Cas Mudde

Nota: Este archivo abarca los artículos publicados por el autor desde el 1 de mayo de 2009. Para fechas anteriores realice una búsqueda entrecomillando su nombre.

Tenemos que hablar de una palabrita que parece ubicua en estos tiempos. Todo el mundo la utiliza: hombres y mujeres, e incluso en boca de niños la he oído. Hablo, por supuesto, de populismo. En la actualidad es imposible leer un artículo sobre política sin toparse con ella. Prácticamente todas las elecciones o referendos se encuadran en la pugna entre un populismo envalentonado y una clase dirigente en horas bajas. No hay espacio para nada más.

No me malinterpreten: el populismo es un concepto útil para comprender la situación política actual de Europa y de muchos otros lugares, pero solo si se cumplen estrictamente dos condiciones.…  Seguir leyendo »

The parliamentary election in the Netherlands on Wednesday was predicted to be the next populist show of strength after the Brexit referendum and Donald Trump’s election. The Dutch would be the first of a number of European countries to succumb to the right-wing populists’ siren songs in 2017, with the French not far behind.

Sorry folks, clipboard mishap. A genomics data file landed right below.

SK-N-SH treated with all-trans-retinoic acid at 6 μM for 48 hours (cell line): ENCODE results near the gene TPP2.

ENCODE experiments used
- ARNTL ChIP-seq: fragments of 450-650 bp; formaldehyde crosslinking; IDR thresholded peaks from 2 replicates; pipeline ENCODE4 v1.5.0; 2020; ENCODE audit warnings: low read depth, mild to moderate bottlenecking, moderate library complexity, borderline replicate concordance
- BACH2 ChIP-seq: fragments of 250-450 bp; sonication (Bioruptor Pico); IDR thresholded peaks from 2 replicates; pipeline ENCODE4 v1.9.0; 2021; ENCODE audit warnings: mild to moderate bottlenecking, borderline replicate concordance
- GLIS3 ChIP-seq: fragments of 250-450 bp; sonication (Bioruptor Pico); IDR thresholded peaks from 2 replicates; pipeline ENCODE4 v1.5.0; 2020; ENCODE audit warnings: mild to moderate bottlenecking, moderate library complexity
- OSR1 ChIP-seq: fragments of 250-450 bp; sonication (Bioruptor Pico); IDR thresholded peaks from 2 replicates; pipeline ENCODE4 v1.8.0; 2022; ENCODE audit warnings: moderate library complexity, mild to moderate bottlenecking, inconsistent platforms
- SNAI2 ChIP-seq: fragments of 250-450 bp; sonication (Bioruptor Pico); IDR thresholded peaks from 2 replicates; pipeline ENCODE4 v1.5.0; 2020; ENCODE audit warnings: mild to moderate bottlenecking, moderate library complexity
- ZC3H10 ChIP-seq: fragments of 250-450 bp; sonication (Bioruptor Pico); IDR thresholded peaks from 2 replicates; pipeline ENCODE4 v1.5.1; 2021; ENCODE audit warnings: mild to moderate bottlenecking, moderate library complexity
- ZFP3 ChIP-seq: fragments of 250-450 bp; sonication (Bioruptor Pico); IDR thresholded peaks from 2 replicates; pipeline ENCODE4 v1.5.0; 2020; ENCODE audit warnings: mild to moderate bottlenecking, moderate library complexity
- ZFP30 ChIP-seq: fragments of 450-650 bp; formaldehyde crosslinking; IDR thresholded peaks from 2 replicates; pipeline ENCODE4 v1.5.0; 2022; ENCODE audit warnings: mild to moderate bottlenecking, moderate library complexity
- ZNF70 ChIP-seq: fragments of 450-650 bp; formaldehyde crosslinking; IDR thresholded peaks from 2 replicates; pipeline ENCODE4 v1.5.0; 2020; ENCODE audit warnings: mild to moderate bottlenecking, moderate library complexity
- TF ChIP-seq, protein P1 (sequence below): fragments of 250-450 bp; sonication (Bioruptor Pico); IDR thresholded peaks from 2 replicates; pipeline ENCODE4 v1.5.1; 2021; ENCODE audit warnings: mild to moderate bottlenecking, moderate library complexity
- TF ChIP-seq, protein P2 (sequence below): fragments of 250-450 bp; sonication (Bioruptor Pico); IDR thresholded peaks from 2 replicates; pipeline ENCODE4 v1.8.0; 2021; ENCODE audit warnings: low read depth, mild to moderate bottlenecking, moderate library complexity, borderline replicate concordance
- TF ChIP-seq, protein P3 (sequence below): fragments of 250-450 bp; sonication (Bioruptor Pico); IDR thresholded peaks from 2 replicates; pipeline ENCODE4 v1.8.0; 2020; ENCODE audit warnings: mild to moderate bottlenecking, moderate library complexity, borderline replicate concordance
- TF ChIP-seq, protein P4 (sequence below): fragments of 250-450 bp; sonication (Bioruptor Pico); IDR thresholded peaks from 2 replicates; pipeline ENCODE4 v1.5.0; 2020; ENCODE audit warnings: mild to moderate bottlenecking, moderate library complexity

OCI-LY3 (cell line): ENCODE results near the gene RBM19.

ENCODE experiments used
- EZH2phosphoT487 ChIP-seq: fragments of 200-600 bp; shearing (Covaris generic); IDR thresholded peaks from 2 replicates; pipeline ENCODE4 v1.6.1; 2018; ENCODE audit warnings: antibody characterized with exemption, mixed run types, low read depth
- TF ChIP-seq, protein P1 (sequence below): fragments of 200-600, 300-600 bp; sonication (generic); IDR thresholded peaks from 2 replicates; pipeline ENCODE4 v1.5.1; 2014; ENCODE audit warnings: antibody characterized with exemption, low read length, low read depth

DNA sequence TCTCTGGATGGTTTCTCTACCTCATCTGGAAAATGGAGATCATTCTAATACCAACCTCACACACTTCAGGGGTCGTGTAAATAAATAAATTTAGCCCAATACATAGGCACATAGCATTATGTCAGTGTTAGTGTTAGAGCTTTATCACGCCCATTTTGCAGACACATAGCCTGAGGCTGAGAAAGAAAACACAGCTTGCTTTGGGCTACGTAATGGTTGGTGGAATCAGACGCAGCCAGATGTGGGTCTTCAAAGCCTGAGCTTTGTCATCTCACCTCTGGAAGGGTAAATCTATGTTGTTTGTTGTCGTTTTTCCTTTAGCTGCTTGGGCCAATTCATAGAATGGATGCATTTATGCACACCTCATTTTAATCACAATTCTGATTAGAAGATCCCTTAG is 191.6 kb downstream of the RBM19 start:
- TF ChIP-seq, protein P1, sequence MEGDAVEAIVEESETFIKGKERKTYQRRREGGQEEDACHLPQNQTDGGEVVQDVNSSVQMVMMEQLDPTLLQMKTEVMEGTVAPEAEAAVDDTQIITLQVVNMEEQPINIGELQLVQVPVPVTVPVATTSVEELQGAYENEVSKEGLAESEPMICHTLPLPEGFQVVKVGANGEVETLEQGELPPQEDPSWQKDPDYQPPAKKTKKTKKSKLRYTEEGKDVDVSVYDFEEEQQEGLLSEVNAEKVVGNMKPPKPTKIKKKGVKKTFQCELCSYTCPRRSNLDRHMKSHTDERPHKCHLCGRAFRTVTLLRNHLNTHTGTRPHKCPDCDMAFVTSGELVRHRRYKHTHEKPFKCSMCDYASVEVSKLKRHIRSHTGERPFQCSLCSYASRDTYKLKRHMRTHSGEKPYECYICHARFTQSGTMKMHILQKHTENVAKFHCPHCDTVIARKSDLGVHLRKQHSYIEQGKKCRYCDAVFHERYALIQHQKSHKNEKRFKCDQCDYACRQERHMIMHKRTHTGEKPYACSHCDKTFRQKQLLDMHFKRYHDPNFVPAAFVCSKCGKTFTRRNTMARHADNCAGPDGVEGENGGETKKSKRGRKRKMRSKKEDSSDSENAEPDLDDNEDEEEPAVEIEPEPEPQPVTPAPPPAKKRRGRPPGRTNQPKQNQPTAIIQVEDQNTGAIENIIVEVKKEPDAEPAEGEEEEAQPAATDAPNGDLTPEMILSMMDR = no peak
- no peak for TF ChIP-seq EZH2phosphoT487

It didn’t work out that way.

Geert Wilders, who is all too often described as a bleach blond or referred to as “the Dutch Trump,” did not defeat the conservative prime minister, Mark Rutte. In fact, he didn’t come close.

With more than 95 percent of the vote counted, Mr.…  Seguir leyendo »

The Dutch will vote in parliamentary elections on 15 March and, whatever the outcome, will set the stage for key elections across Europe this year – starting with the first round of the French presidential election on 23 April. Seldom has Europe followed Dutch elections so closely, and seldom have they been so unpredictable. So what can Europe expect from the Netherlands and what can we learn?

For decades Dutch elections were the most boring in western Europe, with the vast majority of people voting for the same party their whole life, creating only small electoral shifts. This changed in 2002, because of the shock effect of the terrorist attacks of 9/11 and the rise of the populist Pim Fortuyn, cut short by his murder nine days before the 2002 general election.…  Seguir leyendo »